As some of you will know, I reviewed Deadly Premonition for Eurogamer earlier this year. I gave it 7/10. I could just as easily have justified a 4 or a 9. I’ve spoken to two other journalists who are playing it now and don’t quite know how to score it. It’s cases like this which make a bit of a mockery of the idea of awarding scores for games.
Now Deadly Premonition is a rare breed: a game that’s fundamentally both bad and good at the same time. Its graphics are last-gen, but with an eye for human mannerisms and detail in places it would normally be lacking. Its mechanics are seriously flawed, yet often very inventive. Its sandbox environment is full of glitches, incongruities and other limitations, but is one of the most fascinating game worlds I’ve ever spent time in.
Reviewing a game like Deadly Premonition is easy, because there’s so much to talk about. Scoring it is much harder, because it’s difficult to know how to weight the pros and cons. Its Metacritic page perfectly illustrates this dilemma, with one review rating it 2/10 and another at 10. It has probably the widest range of scores from professional websites or publications of any game I can think of. Do you, as the reviewer, assume that others will be able to overlook its issues, or do you decide they’re too many and too ruinous to award a high score?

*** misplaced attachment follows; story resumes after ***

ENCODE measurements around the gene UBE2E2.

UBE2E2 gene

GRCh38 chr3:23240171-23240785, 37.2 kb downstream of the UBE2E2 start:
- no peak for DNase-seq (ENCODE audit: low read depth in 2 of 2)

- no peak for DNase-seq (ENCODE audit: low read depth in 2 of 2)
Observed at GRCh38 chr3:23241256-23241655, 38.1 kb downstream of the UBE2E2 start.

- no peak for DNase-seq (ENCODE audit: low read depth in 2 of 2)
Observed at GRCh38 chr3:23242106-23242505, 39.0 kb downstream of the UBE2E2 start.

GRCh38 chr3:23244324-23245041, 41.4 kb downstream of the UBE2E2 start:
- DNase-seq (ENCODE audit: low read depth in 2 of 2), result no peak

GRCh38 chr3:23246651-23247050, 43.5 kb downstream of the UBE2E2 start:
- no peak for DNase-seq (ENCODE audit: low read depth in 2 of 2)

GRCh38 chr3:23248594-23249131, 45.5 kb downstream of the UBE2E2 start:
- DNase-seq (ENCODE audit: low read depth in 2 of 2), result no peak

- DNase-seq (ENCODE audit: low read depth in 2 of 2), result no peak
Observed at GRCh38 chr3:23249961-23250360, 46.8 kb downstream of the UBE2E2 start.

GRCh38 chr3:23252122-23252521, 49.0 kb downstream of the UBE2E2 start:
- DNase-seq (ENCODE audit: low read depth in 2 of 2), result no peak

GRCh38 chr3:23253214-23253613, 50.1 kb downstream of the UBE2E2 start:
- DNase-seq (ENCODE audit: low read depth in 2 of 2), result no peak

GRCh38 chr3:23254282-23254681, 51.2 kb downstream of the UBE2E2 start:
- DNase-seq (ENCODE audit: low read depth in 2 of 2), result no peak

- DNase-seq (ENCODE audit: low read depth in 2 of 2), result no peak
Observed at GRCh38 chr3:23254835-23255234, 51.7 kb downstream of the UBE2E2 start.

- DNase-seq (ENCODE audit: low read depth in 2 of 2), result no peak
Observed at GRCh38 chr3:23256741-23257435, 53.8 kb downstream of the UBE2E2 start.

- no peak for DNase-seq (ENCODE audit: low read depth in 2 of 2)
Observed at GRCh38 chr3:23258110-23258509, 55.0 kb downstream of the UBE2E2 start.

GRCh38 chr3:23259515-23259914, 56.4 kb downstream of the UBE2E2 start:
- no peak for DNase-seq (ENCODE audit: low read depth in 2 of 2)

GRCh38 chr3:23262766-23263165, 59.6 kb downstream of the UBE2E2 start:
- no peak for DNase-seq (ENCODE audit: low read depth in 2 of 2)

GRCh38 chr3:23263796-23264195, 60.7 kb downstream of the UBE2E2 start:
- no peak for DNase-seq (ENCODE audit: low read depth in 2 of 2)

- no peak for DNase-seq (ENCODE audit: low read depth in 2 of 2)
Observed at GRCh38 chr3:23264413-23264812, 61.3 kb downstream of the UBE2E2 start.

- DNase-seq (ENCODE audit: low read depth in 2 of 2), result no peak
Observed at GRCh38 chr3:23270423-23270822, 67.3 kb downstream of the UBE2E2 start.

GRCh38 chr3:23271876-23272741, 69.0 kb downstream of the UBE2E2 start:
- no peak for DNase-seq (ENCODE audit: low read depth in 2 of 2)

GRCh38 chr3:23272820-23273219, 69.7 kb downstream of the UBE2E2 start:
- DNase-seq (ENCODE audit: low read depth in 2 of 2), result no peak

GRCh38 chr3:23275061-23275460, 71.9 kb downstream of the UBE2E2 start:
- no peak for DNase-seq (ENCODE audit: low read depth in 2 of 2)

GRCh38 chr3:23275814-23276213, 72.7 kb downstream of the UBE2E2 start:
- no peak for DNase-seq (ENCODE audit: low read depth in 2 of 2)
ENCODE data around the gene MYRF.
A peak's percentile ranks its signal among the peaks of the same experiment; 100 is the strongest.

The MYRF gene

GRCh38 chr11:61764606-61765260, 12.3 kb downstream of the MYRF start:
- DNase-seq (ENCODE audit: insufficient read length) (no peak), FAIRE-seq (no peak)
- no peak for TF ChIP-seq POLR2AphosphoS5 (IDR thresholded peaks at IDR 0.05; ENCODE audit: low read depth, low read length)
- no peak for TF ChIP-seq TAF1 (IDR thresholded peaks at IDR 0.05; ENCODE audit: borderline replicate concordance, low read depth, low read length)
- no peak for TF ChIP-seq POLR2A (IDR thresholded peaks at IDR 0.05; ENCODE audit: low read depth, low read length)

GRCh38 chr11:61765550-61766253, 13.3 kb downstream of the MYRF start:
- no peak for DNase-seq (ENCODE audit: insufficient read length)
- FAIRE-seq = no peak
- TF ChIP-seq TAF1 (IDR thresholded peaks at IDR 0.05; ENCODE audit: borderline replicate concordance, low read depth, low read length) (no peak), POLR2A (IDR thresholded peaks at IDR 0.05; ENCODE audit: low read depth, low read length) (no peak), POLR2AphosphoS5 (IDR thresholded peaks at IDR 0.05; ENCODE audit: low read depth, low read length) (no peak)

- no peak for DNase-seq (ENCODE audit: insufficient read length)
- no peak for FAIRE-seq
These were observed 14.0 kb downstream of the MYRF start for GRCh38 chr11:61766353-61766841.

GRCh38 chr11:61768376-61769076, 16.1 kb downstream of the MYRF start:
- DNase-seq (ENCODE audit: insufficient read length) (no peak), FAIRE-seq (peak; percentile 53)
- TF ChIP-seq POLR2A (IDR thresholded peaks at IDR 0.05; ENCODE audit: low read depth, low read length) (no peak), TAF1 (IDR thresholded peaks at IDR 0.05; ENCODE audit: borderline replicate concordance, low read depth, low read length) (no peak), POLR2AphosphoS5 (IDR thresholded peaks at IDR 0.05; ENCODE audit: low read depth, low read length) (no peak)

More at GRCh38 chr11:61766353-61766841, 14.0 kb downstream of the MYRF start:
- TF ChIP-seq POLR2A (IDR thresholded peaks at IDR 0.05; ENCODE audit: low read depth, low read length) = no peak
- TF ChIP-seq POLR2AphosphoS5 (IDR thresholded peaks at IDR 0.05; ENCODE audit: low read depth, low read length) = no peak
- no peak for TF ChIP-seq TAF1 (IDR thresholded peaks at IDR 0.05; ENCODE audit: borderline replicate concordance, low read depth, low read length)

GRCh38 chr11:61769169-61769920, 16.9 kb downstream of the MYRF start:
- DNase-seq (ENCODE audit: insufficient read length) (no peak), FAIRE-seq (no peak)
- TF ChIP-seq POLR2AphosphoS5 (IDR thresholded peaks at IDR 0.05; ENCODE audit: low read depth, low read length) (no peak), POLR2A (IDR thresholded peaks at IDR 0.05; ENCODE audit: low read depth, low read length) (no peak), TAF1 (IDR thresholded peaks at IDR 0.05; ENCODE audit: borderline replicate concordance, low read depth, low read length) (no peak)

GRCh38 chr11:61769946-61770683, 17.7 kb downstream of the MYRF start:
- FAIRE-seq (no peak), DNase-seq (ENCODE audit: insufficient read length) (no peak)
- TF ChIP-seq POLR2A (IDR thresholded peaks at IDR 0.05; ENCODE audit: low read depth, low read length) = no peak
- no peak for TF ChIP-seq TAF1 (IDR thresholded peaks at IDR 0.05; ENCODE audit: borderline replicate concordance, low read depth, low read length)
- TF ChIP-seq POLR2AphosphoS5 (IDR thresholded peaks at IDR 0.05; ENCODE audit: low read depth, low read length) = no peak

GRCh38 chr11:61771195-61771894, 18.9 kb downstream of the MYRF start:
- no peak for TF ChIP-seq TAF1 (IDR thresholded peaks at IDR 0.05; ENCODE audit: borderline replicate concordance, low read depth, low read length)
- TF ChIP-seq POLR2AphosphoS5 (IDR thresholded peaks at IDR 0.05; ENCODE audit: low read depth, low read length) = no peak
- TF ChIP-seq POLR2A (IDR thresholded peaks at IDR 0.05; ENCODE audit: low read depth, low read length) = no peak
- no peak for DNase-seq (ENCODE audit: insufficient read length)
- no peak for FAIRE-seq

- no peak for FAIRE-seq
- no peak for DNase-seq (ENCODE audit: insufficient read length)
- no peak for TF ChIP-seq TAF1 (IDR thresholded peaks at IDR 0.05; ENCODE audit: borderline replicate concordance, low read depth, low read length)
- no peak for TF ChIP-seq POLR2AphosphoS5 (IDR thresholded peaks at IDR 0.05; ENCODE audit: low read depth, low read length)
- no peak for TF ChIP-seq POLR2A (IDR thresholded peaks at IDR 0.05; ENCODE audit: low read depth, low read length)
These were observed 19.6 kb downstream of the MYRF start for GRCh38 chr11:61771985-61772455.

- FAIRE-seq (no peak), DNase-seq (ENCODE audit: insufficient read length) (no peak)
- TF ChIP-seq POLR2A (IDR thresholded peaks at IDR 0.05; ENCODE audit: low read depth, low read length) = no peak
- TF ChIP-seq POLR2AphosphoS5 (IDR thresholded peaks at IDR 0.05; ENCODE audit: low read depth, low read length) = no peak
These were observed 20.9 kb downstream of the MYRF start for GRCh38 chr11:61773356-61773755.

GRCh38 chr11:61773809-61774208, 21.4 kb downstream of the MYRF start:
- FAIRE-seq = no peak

It’s a tough question to answer, and it’s one which has ultimately led to such a wide range of scores. It’s a reminder that scores are not nearly as important as the text which precedes them; read most of the 7/10 (or thereabouts) reviews of Deadly Premonition and it’s clear most have a genuine affection for the game. I’ve read my review again since writing it and while I think my appraisal was entirely fair, my score seems both right and wrong. In the end, I wish I’d been able to leave it off entirely.